The formation of the scale (e.g. CaCO3, BaSO4) in the wells is undesired as scale deposition will increase the surface roughness of the pipe and decrease the flow area.This impacts the efficiency of the well. Moreover, the well integrity may be challenged due to scale precipitation across sub-surface safety valves (SSSV). Further, it is believed that the scale formation increases the risk for under-deposit corrosion and pitting, which may influence the well integrity.

DHRTC research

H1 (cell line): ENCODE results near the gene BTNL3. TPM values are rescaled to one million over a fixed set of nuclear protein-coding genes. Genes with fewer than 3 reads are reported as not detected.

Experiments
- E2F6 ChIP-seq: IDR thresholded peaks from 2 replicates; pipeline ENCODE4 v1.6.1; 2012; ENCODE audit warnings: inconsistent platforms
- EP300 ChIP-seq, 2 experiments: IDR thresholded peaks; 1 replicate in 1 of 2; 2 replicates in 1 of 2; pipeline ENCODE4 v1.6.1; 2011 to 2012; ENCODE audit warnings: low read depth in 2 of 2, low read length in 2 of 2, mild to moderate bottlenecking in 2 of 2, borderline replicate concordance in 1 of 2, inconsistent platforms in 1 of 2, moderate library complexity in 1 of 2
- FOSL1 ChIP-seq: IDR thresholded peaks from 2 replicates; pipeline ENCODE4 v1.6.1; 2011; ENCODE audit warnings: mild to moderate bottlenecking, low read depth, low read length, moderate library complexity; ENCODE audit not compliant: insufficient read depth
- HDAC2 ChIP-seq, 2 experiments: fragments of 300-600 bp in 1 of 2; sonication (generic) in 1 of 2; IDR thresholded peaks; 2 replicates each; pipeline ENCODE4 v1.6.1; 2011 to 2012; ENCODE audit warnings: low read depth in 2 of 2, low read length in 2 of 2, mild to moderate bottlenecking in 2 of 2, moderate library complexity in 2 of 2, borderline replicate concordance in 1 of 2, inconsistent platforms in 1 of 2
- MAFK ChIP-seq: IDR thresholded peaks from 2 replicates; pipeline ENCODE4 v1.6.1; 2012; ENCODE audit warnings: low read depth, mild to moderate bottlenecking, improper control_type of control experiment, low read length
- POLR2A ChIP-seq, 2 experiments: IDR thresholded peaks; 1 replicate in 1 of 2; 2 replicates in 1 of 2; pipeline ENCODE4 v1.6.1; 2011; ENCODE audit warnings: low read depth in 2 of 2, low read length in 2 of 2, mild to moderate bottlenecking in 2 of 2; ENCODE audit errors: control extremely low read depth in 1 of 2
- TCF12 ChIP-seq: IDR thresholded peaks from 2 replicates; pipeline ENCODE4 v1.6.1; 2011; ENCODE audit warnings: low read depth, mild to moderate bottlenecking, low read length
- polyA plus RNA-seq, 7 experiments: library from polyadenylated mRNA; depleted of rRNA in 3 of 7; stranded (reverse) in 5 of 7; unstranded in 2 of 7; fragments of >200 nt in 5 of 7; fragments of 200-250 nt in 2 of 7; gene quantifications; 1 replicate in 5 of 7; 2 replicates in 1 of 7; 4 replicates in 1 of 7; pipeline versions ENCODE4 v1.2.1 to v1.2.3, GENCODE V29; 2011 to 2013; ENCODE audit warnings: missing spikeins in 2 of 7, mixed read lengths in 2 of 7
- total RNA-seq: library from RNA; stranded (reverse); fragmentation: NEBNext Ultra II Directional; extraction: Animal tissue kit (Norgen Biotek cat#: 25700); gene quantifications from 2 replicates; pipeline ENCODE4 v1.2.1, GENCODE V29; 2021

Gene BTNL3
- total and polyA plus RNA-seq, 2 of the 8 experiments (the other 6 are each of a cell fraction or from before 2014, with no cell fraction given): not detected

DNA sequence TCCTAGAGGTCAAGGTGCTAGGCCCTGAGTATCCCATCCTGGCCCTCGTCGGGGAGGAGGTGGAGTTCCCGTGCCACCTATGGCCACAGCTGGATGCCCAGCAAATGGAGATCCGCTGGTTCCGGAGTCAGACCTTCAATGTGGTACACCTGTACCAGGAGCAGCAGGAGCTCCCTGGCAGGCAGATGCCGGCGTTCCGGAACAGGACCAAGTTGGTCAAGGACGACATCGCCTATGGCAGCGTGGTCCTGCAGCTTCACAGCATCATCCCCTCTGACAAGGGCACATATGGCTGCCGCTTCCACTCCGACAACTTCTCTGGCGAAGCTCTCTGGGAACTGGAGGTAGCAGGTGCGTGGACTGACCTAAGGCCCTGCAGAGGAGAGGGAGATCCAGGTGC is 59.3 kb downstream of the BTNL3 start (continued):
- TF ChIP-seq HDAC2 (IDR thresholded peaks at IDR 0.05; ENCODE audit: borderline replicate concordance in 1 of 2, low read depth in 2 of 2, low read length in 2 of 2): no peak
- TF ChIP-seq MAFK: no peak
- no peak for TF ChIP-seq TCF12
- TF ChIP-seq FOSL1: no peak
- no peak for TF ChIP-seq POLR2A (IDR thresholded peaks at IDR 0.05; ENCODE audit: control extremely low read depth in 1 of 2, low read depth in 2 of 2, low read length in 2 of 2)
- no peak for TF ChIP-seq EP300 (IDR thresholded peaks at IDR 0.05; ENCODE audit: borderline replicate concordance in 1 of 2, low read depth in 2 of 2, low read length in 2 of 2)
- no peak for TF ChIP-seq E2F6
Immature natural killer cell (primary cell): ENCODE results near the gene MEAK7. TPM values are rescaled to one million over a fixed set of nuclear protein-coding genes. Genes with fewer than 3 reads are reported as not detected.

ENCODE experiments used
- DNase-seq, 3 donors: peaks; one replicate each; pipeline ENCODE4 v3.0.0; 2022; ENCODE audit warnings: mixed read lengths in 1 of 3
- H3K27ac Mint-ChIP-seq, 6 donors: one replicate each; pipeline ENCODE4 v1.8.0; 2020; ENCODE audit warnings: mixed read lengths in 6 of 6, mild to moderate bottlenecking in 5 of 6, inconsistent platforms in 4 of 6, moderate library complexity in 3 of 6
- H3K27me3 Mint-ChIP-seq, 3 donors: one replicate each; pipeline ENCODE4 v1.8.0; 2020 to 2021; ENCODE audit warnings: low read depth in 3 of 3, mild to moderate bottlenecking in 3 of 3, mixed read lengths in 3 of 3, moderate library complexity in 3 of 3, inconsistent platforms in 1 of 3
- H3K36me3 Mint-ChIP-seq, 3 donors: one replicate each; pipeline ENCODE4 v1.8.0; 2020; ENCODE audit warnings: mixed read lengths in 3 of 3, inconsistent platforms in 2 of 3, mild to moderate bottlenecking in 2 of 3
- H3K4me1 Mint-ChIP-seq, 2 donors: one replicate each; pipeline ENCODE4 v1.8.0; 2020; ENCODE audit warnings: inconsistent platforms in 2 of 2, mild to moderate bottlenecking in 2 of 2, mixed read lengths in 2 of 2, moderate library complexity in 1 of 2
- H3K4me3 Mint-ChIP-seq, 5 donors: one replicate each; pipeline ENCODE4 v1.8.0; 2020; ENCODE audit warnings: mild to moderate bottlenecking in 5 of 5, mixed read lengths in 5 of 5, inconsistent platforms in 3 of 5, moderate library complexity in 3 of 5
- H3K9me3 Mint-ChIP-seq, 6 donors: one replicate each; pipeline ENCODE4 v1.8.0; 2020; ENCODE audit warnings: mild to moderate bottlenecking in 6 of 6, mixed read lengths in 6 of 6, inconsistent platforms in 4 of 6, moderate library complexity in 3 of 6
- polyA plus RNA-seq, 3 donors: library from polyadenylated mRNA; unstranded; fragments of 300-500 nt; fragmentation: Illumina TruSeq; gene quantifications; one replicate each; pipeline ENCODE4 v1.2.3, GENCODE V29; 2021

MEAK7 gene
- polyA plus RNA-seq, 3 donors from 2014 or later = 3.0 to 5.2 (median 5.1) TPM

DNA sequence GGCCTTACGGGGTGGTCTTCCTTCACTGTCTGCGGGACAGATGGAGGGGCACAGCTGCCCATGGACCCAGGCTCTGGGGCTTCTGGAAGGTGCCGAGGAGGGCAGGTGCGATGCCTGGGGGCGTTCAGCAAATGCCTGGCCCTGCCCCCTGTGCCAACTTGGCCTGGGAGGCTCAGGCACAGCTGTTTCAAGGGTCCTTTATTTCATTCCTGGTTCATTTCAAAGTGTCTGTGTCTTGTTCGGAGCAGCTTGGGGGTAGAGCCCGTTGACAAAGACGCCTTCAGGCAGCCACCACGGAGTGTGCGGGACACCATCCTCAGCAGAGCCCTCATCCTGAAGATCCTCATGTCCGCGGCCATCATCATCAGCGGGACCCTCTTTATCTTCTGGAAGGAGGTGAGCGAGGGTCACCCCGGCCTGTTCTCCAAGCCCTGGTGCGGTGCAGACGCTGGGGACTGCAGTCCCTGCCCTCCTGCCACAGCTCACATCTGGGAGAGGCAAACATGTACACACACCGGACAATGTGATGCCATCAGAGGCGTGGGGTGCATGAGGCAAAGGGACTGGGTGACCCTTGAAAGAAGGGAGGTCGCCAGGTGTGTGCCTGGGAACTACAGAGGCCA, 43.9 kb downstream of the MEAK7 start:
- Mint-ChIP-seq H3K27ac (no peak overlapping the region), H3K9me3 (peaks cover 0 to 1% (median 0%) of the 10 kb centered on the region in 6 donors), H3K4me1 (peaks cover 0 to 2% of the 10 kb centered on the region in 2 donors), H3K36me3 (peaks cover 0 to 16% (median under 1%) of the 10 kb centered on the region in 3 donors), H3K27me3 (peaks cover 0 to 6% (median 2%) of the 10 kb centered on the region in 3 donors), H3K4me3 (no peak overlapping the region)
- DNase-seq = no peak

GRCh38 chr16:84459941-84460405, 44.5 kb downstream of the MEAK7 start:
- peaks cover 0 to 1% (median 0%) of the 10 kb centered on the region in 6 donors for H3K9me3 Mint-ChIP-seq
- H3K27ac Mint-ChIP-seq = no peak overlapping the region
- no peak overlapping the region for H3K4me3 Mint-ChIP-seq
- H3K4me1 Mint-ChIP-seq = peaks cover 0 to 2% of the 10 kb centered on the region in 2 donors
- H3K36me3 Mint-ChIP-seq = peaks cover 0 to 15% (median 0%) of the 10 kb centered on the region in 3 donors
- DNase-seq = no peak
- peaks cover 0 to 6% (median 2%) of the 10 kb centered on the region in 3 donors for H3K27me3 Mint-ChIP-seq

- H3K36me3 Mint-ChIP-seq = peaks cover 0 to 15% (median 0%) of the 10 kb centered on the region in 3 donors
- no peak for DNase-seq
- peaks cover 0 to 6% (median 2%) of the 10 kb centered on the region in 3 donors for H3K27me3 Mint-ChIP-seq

Depending on the physical properties of the scales (e.g. solubility, hardness), either chemical or mechanical methods can be used to remove them. However, such scale-removal techniques are costly and might contribute to increased corrosion rate and shorter lifetime of the wells, facilities and pipelines. Therefore, the focus of this area is to understand the mechanisms and kinetics of scale formation and predict the operating conditions that cause the various types of scales to be formed and where in the well the scales are located. It is believed that such information will help to predict and carefully plan appropriate treatments, which would be either used to mitigate scale formation or to remove already existing deposits. It will in turn result in reduced operating expenditures as well as increased oil recovery and extended lifetime of the wells, facilities and pipelines.